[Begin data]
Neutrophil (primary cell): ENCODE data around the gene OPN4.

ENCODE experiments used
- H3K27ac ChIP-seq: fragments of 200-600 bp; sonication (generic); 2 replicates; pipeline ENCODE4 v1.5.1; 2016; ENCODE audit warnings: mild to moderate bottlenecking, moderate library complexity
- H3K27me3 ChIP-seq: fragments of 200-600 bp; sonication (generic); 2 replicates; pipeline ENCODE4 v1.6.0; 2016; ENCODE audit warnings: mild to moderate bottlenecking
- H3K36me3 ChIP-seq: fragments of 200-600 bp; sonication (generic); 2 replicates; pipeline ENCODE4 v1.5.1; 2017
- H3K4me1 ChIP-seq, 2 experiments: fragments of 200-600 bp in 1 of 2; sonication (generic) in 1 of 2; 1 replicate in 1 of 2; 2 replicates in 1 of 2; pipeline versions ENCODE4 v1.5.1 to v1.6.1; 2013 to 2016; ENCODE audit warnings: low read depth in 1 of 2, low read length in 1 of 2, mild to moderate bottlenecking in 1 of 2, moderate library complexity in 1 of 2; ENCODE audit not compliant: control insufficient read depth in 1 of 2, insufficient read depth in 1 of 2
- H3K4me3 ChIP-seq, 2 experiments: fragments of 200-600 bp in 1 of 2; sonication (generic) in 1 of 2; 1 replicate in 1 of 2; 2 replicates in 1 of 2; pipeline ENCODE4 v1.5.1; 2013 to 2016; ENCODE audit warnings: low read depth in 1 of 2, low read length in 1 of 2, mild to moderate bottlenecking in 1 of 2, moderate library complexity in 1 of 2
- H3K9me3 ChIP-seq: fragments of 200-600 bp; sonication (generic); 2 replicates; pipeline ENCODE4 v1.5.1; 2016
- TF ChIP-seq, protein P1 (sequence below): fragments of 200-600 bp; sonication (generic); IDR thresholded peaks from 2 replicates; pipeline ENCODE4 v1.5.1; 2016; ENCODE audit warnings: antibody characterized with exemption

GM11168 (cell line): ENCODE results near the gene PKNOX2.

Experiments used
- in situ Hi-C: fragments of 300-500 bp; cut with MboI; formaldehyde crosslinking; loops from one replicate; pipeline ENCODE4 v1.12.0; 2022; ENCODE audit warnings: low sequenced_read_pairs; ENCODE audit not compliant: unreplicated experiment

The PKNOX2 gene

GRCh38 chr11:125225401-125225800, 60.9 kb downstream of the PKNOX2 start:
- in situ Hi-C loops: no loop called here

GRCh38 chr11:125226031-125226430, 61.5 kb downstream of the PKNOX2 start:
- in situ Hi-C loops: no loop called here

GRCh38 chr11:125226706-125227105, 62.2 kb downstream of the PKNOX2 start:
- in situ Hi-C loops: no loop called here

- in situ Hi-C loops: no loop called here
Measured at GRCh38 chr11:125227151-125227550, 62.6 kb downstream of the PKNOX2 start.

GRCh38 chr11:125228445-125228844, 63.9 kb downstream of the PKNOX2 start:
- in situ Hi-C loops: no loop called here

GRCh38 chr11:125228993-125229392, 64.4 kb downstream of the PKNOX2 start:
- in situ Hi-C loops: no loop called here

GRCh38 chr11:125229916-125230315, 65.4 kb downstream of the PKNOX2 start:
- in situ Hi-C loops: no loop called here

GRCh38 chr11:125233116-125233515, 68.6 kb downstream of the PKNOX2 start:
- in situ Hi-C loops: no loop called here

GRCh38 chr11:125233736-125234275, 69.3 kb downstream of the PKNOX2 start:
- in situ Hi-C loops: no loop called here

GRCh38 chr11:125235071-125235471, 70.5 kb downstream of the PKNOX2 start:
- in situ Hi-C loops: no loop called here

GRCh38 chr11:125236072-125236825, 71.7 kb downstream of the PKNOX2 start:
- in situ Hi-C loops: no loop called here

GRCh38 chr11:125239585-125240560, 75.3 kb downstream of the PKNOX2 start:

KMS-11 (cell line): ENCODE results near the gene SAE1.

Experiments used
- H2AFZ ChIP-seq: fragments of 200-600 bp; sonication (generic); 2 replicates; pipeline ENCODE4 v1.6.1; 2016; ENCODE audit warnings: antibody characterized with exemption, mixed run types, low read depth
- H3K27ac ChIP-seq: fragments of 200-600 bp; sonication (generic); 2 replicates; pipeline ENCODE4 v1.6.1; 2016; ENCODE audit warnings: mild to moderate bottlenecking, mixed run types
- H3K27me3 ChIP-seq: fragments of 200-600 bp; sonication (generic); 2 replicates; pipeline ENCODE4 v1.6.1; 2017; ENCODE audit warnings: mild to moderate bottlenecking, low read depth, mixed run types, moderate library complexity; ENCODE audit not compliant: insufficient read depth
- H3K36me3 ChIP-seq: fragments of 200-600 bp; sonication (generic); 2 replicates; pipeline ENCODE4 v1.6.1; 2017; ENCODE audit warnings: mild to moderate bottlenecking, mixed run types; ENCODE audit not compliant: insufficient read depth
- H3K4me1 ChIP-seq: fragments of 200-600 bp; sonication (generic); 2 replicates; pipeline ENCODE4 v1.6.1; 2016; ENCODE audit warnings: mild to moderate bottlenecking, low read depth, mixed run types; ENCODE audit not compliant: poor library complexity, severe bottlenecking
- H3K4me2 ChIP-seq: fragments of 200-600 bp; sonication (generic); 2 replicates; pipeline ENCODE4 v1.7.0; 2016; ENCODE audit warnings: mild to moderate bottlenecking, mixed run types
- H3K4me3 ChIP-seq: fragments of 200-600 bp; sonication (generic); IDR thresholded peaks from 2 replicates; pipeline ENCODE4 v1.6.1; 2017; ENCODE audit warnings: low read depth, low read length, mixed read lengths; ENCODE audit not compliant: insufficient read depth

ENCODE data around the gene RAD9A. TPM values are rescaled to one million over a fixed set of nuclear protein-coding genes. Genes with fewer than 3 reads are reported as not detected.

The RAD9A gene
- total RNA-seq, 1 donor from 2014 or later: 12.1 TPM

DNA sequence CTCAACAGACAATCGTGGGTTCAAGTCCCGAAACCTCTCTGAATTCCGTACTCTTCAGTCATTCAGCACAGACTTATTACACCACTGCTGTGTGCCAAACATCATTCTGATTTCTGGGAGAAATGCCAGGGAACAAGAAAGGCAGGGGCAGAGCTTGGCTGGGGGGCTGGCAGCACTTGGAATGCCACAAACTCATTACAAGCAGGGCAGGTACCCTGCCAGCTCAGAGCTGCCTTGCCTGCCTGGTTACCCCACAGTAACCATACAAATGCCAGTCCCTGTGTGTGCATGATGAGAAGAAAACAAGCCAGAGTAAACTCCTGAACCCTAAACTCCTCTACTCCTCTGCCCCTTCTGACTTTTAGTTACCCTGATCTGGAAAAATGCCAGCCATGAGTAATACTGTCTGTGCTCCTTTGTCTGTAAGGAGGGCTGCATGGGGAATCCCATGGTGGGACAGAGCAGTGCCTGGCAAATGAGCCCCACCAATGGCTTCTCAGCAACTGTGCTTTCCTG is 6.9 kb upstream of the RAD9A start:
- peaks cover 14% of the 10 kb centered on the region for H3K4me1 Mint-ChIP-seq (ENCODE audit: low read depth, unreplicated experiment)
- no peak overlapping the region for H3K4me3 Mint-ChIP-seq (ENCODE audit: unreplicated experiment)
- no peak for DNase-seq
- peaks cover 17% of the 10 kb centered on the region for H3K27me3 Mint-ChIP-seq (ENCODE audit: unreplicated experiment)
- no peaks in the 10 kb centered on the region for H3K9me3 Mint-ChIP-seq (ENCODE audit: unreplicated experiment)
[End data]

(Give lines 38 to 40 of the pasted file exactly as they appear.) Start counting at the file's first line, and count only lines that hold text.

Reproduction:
Experiments used
- H2AFZ ChIP-seq: fragments of 200-600 bp; sonication (generic); 2 replicates; pipeline ENCODE4 v1.6.1; 2016; ENCODE audit warnings: antibody characterized with exemption, mixed run types, low read depth
- H3K27ac ChIP-seq: fragments of 200-600 bp; sonication (generic); 2 replicates; pipeline ENCODE4 v1.6.1; 2016; ENCODE audit warnings: mild to moderate bottlenecking, mixed run types